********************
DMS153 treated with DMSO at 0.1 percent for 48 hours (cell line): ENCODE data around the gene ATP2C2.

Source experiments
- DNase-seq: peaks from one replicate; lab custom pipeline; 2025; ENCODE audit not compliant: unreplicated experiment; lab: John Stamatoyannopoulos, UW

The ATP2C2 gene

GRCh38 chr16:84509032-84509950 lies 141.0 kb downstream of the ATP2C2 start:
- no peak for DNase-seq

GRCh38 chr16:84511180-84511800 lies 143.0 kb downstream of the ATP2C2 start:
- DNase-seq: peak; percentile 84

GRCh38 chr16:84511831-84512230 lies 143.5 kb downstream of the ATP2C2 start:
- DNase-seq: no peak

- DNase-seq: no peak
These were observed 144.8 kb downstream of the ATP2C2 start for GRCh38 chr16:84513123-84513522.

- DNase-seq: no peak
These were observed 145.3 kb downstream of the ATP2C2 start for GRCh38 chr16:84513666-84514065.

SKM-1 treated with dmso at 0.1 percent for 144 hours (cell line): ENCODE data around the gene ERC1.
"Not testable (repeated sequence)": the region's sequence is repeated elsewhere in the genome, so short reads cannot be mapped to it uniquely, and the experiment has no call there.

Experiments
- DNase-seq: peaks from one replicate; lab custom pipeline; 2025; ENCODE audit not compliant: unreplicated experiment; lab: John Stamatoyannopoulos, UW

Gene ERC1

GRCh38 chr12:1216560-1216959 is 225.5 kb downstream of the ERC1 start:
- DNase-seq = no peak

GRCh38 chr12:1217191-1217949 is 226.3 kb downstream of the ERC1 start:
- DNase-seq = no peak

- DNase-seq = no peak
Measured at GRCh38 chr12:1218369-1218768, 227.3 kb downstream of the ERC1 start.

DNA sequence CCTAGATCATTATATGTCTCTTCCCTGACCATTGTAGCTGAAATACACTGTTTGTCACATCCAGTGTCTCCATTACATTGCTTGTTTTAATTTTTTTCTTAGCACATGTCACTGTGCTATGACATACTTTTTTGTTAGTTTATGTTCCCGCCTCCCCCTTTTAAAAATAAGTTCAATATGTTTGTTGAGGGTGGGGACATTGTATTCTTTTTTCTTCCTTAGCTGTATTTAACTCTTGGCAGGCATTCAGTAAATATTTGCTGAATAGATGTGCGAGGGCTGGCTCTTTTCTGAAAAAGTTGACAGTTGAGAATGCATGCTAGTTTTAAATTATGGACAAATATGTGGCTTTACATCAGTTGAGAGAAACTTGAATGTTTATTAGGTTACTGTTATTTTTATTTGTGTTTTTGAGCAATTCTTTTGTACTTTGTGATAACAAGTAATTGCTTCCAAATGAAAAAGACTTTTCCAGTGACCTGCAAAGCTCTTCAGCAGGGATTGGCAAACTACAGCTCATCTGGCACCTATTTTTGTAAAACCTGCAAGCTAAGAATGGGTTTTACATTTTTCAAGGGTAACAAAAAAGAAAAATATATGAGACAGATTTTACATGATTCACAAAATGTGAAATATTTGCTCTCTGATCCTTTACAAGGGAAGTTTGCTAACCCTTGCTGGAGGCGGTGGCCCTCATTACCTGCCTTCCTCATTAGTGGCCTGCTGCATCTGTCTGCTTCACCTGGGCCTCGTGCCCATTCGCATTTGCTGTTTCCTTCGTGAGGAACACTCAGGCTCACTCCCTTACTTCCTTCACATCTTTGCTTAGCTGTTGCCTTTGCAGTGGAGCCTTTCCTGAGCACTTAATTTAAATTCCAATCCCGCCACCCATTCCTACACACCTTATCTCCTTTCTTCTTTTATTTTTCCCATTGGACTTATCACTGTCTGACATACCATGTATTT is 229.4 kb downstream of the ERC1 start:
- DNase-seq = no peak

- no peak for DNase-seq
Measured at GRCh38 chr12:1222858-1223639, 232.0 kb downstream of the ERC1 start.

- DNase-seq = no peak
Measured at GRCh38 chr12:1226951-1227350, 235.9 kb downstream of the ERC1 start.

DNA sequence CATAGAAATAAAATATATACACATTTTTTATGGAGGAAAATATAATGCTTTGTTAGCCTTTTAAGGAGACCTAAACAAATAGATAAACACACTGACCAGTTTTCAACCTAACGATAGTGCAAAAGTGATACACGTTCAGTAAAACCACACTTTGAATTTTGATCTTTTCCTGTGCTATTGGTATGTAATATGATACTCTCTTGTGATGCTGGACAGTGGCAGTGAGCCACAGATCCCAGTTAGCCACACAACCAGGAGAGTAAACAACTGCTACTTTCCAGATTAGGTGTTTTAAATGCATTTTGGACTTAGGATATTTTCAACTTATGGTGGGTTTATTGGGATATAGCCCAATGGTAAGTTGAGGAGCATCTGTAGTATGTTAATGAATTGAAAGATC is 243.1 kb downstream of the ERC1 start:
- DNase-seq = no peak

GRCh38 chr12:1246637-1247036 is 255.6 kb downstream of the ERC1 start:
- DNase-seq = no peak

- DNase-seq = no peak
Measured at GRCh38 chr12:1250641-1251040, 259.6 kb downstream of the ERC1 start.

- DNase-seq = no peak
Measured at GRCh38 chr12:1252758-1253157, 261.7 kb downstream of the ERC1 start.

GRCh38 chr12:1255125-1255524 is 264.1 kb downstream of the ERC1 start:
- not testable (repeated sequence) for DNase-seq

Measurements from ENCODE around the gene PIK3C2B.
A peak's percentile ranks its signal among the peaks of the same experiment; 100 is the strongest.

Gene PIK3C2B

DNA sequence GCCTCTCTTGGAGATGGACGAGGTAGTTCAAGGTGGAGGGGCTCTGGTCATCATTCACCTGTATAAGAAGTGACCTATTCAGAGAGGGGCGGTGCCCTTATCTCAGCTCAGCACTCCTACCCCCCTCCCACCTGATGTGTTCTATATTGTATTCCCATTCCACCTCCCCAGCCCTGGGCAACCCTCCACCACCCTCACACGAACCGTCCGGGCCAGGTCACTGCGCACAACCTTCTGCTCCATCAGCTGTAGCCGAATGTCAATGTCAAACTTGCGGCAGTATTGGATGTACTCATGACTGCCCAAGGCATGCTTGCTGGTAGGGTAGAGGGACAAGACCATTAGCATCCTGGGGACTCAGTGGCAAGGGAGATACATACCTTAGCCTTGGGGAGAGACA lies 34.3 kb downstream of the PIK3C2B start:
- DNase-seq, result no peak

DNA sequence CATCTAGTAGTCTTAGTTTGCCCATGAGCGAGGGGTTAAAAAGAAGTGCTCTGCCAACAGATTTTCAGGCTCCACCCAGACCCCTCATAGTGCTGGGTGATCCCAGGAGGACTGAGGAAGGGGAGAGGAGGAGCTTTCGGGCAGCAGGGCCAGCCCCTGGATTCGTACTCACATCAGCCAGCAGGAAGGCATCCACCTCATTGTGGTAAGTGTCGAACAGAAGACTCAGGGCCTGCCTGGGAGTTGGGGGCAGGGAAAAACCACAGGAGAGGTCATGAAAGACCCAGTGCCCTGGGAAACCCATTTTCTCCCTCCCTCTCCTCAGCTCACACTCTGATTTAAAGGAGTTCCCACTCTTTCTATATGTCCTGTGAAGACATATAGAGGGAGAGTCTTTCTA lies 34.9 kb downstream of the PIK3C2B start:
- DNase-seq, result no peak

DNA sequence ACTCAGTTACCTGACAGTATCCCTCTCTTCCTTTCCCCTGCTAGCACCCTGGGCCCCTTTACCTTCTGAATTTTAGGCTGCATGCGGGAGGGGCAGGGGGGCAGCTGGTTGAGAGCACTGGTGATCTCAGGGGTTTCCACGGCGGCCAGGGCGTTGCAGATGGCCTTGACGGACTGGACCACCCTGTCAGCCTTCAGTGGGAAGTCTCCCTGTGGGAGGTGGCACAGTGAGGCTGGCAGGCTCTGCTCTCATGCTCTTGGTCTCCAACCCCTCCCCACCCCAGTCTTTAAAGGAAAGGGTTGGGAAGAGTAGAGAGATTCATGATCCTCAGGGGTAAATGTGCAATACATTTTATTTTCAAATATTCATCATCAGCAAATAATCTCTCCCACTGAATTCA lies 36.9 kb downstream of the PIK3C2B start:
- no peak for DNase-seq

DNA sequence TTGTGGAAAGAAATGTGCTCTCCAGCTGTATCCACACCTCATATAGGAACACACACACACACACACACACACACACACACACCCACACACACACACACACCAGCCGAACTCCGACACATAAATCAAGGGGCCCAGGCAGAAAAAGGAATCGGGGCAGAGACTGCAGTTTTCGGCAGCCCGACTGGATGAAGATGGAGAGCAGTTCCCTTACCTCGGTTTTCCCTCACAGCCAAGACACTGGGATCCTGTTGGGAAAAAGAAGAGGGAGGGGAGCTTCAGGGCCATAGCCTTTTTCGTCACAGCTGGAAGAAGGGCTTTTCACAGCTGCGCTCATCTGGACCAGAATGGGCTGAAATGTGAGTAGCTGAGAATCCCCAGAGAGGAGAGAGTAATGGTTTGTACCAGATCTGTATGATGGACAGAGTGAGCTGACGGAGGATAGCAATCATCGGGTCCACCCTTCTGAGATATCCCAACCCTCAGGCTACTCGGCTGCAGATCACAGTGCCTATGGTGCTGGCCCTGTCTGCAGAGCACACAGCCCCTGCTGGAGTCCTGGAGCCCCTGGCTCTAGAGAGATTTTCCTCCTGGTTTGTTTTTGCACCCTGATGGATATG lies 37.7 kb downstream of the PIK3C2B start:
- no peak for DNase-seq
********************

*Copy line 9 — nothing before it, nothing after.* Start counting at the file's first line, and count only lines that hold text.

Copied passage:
GRCh38 chr16:84511831-84512230 lies 143.5 kb downstream of the ATP2C2 start: